"We've just got to suck it up," said Brown. "We're in the dance to die now."
Renewed spirit, the twists of fate and a more normal, smaller lineup prevailed on Sunday when the high-flying Thompson, back at forward where he surely belongs, had 18 points at the half and 27 of his game-high 31 after three quarters. By that time Denver, which had been in command all the way, led 83-77, Walton and Gross were in desperate foul straits and Lucas was wandering through a puzzling malaise on the way to a nine for 23 shooting afternoon. Worse for the Blazers, Twardzik, the spark and soul of the backcourt, suffered a severe ankle sprain in the third period and was taken to the hospital.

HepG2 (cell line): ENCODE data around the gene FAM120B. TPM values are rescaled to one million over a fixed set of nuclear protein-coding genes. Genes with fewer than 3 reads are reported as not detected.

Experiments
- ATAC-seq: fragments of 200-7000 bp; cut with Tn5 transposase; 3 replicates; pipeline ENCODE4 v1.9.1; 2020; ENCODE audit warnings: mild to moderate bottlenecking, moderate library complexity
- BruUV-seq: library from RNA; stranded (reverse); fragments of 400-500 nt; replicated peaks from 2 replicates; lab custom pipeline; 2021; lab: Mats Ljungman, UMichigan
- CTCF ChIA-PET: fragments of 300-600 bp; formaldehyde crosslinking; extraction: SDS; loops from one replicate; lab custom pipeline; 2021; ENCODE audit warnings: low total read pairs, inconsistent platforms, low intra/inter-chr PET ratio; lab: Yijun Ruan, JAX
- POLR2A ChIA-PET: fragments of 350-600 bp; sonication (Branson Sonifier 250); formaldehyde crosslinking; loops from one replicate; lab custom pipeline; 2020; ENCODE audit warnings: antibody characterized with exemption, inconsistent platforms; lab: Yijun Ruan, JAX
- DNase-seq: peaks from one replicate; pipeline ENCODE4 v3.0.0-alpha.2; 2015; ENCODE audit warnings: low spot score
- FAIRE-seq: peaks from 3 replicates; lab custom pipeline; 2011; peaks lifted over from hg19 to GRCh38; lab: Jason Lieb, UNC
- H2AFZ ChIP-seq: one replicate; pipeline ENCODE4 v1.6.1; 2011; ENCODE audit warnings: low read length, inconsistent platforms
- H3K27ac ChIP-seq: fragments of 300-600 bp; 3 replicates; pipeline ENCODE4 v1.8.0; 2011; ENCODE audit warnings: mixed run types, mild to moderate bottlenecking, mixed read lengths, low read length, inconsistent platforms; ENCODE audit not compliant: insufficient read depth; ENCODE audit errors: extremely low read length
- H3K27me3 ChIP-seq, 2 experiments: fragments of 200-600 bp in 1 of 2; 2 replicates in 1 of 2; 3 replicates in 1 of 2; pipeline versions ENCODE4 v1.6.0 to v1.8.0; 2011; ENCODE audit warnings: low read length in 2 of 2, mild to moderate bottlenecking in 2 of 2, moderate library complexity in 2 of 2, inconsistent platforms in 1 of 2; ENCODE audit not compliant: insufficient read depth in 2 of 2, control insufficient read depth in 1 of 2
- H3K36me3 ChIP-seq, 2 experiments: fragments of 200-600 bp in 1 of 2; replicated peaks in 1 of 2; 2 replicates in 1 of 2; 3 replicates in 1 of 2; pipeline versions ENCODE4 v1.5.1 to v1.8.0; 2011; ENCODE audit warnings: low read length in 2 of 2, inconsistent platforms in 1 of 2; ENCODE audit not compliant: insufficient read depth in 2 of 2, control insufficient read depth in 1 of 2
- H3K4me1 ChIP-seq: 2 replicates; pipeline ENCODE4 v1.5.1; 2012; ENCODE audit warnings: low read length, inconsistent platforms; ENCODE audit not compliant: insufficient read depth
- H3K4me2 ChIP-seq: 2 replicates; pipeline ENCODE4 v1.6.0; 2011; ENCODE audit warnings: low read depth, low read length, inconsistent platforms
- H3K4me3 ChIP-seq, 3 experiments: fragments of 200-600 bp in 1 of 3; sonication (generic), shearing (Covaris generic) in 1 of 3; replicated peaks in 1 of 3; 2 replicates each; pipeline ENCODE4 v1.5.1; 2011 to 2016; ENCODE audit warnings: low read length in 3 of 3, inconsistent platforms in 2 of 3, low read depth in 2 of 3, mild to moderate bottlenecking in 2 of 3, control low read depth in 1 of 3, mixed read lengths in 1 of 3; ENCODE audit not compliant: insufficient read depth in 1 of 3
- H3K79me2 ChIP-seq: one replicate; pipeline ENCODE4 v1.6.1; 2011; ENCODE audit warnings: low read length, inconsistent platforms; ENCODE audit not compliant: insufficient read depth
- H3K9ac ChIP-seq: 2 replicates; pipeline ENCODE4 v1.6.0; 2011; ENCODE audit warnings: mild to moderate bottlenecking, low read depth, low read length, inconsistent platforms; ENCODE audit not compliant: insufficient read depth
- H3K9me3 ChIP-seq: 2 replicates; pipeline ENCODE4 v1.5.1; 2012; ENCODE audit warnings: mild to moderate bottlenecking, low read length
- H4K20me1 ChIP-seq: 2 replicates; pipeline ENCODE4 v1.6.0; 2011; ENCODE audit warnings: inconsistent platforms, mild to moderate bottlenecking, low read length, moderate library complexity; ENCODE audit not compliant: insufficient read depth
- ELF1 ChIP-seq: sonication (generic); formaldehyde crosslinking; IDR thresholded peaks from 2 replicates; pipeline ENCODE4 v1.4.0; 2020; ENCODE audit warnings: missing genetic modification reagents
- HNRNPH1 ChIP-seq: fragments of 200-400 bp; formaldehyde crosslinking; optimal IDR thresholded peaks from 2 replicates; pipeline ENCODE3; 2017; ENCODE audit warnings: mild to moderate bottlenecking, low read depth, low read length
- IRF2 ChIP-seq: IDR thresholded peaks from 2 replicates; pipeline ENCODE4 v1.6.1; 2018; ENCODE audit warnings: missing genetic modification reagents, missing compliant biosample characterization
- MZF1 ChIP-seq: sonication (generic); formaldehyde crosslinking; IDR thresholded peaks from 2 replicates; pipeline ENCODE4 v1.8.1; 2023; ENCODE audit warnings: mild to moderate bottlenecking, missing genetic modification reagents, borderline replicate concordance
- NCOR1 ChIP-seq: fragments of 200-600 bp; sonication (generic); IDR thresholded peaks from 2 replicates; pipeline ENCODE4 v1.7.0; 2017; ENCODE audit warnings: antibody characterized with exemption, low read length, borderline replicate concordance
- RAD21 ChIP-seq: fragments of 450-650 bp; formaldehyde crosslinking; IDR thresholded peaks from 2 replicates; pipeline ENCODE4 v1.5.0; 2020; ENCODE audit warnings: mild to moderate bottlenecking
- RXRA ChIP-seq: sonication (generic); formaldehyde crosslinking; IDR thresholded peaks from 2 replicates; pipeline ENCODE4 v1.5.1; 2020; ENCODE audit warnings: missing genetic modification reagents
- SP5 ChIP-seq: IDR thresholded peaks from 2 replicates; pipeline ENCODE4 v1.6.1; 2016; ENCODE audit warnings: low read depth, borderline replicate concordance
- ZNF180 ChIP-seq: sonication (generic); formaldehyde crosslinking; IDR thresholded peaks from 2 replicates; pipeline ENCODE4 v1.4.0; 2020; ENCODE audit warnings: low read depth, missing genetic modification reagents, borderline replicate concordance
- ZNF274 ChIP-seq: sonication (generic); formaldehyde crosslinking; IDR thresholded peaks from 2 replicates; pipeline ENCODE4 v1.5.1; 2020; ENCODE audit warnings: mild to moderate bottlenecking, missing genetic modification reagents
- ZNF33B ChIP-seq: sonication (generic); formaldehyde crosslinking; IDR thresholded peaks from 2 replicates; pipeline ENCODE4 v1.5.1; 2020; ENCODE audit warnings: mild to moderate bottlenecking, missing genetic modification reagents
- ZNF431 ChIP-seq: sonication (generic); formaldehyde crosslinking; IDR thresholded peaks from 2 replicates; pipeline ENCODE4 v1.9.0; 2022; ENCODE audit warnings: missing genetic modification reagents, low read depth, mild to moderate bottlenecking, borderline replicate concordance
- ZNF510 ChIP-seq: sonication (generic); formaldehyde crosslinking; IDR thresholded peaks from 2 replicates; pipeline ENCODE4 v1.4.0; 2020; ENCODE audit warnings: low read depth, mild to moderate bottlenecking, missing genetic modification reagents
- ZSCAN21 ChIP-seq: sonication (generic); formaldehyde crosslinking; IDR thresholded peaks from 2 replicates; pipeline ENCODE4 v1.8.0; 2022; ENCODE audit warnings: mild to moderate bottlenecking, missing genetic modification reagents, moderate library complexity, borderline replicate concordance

With nine minutes to go Denver led by 10, but Gilliam, subbing for Twardzik, brought Portland back. With less than two minutes left, the gap was just five. The pattern seemed familiar (Thompson kept thinking, "What is this? Here we go collapsing again"), except that this time the score was tied at 101 at the buzzer. But now, instead of folding up in a close game—as they had all year, as they had all series, as they just had in the final minutes of regulation—the Nuggets roared out into the overtime. Thompson scored right away. Issel tallied nine points and had two key rebounds (his totals were 23 and 18), Reserve Center Marvin Webster blanketed Lucas with stiff defense, and Denver won 114-105. "Maybe we've got something left," said Brown, facing the prospect of having to meet the Blazers again in Portland the following night. "It will be fun to see what the Nuggets are made of now."